You are all familiar with their recent financial mishaps in Iceland, note also theirs is not a history of financial stability:
It is fair to say that Iceland’s monetary history has been a turbulent one. Currency controls in the 1920s to the 1950s were followed by chronic inflation in the 1970s to 1980s, with annual inflation reaching a high of 83% in 1983. In 1981 it was considered necessary to redenominate the krona with 100 units being replaced by 1 new unit.
That is from a new Frosti Sigurjónsson report (pdf) advocating 100 percent reserve banking for Iceland. In the “good old days” we had so many arguments against this arrangement — “disintermediation!” — but do those critiques hold up when so many nominal interest rates are in any case negative or close to zero? In many countries banks may be fated to become money warehouses as it is.
An interesting question is whether Iceland can, with its current size and export profile, ever have monetary and financial stability. With their exports and thus gdp so depending on fish and aluminum smelting and tourism, no other country shares their economic fluctuations, even roughly. A fixed rate thus means a non-optimum currency, but a floating rate for 323,002 people may mean perpetual whipsawing from international capital flows, not to mention the risk of acquiring an oversized, hard to bail out banking system, as Iceland did before its Great Recession.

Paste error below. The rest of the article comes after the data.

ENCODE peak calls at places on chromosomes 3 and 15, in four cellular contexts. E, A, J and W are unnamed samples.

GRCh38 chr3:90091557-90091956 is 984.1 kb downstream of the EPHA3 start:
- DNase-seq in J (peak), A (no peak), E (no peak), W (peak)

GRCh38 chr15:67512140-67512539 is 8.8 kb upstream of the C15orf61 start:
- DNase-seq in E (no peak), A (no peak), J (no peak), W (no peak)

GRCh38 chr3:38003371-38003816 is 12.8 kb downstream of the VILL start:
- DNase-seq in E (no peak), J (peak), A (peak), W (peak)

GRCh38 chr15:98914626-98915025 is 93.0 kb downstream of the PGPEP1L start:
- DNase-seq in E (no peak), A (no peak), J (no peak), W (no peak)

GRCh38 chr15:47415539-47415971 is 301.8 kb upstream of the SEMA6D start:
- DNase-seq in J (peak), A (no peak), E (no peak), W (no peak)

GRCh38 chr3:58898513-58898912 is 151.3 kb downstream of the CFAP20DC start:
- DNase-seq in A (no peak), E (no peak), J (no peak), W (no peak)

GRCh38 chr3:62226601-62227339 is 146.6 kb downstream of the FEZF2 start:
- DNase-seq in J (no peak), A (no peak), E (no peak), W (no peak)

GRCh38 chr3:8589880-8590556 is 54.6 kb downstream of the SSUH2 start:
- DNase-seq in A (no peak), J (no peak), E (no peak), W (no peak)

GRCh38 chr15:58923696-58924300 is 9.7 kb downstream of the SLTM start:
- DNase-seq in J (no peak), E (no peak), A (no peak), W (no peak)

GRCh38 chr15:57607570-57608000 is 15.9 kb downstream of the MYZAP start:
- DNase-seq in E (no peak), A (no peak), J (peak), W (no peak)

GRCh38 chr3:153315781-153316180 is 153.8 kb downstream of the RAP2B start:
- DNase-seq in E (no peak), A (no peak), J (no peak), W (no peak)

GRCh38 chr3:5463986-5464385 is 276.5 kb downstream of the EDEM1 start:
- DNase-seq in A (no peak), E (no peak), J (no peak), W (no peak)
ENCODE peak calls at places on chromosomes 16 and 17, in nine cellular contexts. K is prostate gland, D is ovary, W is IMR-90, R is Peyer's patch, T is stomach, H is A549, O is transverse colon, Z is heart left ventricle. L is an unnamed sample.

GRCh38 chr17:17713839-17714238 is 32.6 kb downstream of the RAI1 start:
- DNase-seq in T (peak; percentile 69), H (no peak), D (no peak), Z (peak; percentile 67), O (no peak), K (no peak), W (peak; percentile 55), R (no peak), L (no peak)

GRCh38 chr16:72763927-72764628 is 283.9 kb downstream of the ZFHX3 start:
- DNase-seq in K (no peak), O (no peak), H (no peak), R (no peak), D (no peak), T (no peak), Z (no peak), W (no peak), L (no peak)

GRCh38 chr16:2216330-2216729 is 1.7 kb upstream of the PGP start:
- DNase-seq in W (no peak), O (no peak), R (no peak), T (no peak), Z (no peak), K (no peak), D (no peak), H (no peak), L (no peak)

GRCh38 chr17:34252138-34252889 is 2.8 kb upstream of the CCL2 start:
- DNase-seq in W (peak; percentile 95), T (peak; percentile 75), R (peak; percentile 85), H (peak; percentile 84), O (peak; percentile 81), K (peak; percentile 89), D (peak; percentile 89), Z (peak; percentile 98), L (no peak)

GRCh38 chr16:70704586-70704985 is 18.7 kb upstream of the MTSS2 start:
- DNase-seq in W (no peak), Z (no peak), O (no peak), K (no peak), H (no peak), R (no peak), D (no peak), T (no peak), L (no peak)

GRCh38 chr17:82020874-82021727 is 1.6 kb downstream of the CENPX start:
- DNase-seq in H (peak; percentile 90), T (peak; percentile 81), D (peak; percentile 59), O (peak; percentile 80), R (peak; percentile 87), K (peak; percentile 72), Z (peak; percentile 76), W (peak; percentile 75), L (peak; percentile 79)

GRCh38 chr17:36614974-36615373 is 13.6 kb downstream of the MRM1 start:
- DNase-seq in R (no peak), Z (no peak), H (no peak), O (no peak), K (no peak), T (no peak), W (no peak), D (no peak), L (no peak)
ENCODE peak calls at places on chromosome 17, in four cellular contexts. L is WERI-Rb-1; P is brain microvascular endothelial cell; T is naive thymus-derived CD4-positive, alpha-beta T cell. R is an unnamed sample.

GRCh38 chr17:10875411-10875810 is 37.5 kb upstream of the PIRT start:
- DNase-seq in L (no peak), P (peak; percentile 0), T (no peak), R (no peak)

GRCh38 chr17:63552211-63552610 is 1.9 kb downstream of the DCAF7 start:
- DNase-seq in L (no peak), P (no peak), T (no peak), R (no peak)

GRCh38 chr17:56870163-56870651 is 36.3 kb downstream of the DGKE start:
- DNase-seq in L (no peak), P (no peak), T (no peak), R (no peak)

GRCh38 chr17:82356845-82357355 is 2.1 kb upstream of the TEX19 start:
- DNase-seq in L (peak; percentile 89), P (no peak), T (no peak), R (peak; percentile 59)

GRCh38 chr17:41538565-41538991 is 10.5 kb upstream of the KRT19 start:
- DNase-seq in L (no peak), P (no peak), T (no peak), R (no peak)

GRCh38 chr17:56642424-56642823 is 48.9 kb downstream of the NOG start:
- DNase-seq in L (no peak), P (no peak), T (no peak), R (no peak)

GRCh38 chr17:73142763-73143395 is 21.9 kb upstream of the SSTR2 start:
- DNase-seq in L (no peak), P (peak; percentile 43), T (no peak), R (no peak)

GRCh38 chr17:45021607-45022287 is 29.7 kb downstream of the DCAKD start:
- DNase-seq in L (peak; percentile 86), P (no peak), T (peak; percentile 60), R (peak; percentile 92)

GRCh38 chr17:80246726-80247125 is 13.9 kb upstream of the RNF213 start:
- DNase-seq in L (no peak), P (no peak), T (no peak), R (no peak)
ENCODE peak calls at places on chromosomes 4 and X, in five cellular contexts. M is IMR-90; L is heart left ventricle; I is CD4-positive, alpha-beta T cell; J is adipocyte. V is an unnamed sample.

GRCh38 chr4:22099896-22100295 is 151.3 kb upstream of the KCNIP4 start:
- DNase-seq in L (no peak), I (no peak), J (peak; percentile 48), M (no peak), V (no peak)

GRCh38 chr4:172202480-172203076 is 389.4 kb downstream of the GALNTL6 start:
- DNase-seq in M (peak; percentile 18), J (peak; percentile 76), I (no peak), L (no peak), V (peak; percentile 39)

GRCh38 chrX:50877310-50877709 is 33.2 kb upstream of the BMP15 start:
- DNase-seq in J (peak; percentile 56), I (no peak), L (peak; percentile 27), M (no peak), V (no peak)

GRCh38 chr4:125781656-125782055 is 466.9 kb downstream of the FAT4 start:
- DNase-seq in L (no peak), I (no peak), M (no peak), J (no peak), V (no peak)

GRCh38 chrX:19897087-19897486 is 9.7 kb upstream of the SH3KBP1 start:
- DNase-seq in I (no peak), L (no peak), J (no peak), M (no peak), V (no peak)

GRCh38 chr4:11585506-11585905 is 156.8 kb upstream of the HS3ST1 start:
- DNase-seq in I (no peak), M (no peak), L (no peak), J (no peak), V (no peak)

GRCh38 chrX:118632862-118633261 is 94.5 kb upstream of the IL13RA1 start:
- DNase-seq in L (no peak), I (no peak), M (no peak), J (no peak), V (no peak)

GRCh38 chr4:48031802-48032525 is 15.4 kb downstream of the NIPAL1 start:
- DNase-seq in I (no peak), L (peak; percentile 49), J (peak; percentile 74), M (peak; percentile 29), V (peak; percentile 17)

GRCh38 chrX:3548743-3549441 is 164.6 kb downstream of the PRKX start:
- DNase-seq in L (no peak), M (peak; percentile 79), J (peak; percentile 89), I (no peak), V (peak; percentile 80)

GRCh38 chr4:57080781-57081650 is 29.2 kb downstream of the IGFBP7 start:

Should I file under Department of Why Not? What if Scott Sumner asks me how to do this without inducing a collapse in nominal gdp? If I interpret p.78 of the study correctly, the government will create new money by printing and injecting it into the economy through fiscal policy, as a means of forestalling this problem if need be. Under this scenario, how powerful does the state become? On what do they spend the money?
Frosti’s report, by the way, was commissioned by the Prime Minister and it is being taken very seriously.